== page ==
(updated below - Update II - Update III)
Back in February, 2007, a controversy erupted when University of Tennessee Law Professor Glenn "Instapundit" Reynolds advocated that, in response to Iran's nuclear activities, the U.S. should be "killing radical mullahs and iranian [sic] atomic scientists" -- in other words, have the U.S. Government select religious leaders and scientists it dislikes in Iran and just murder them, despite long-standing domestic and international legal prohibitions on exactly such programs. Today, an Iranian nuclear scientist and professor at Tehran University, Massoud Ali Mohammadi, was killed when "when a bomb strapped to a motorcycle was triggered by remote control outside his home in the northern Tehran neighbourhood of Qeytariyeh." Mohammadi taught neutron physics and "was the author of several articles on quantum and theoretical physics in scientific journals," though the extent of his involvement in Iran's nuclear program is unclear.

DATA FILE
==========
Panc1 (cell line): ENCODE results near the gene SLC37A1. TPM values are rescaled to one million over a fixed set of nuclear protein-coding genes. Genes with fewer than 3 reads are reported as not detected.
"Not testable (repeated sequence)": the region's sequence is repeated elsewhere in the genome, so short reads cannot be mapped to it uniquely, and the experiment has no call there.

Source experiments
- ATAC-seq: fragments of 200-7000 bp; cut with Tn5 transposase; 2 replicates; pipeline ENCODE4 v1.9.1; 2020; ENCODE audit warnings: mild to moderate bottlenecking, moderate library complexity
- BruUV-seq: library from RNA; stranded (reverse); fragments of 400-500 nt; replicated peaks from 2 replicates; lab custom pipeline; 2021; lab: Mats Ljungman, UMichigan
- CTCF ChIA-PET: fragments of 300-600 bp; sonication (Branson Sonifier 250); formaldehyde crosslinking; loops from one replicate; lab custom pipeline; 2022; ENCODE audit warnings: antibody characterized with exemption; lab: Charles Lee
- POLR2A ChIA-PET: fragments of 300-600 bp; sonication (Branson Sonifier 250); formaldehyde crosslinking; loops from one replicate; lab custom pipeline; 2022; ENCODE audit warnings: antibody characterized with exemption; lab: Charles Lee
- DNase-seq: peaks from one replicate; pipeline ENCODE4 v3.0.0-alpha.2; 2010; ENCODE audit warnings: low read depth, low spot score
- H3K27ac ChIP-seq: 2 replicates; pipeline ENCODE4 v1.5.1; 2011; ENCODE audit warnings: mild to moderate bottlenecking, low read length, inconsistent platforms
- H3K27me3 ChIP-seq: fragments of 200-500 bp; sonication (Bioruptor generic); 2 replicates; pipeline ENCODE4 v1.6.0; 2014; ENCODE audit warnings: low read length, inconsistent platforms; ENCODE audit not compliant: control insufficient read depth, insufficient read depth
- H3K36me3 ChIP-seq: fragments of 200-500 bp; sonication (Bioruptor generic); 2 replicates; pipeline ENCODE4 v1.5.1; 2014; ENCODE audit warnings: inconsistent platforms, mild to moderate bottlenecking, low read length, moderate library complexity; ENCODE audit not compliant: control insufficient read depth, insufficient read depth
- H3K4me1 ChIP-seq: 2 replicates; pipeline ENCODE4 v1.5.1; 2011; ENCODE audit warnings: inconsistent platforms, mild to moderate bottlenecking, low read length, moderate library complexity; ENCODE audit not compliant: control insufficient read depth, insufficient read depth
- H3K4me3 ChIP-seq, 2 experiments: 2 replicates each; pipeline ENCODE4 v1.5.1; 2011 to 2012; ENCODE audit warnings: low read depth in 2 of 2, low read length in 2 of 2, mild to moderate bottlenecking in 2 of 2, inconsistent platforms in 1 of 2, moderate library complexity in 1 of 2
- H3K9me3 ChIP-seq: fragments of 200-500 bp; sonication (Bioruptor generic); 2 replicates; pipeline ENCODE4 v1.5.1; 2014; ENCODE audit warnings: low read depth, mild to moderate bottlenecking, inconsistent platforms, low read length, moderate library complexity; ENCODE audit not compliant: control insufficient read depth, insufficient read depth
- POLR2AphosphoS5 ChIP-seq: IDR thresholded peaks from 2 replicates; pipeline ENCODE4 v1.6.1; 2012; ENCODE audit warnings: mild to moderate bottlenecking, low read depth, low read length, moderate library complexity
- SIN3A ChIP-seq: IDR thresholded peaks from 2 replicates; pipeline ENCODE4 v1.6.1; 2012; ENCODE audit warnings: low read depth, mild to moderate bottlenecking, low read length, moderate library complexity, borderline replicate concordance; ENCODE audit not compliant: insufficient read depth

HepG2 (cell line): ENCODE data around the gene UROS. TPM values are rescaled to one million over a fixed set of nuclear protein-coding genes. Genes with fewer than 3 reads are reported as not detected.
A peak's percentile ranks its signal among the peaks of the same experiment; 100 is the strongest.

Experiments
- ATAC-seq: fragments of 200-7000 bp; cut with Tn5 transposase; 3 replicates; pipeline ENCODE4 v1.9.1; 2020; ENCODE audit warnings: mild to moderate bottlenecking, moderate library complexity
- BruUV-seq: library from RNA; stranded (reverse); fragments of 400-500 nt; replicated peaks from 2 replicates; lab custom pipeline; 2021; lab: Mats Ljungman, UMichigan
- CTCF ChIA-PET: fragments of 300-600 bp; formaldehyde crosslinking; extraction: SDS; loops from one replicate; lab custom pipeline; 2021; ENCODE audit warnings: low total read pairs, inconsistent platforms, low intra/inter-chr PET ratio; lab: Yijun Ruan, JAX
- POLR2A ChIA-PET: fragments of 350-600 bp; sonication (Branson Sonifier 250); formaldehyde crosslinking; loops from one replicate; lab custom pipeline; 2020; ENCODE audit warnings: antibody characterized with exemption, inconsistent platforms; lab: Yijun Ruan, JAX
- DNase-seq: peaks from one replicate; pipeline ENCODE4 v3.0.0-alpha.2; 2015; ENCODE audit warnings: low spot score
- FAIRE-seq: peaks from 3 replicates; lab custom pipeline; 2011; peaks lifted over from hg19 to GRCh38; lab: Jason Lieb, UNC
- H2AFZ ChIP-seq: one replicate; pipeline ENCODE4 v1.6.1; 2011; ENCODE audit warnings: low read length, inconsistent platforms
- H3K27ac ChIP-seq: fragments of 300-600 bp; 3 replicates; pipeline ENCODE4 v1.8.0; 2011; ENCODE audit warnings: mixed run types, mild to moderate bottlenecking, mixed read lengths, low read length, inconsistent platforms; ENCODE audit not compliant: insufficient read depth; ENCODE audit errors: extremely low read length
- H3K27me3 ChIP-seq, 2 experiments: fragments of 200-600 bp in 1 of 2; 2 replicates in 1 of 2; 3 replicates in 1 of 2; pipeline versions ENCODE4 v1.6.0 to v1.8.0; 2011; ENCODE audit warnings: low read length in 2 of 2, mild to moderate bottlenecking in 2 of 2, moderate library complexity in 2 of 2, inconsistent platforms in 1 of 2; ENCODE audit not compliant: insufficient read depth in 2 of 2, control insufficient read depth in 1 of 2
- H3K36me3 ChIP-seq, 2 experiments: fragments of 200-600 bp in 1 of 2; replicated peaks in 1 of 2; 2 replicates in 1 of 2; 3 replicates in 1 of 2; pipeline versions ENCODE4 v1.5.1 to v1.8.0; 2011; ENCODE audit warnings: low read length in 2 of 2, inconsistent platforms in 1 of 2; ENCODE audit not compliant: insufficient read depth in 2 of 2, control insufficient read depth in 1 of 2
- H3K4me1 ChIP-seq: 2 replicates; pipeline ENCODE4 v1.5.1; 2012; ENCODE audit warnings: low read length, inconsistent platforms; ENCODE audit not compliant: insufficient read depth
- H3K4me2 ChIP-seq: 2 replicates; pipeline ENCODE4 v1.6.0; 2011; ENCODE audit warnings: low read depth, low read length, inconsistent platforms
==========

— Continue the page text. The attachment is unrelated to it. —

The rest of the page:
Although the Iranian government has issued a statement blaming the U.S. and Israel for this rather sophisticated and well-executed assassination, there is no actual evidence yet of who is responsible. It's possible that the killing is related to Iran's complex internal conflicts rather than its nuclear program. There is, however, ample evidence that the U.S. covertly provides various means of support to extremist groups which have previously carried out violent terrorist attacks inside Iran -- which, in other contexts, is called being a "state sponsor of terror." In the very recent past, other Iranian nuclear scientists and officials have disappeared and ended up in the custody of the U.S. and its allies -- either abducted or defected, depending on who you believe.
Whatever else is true, this murder of Professor Mohammadi is rather clearly an act of pure terrorism. As Kevin Drum wrote of Reynolds' proposal: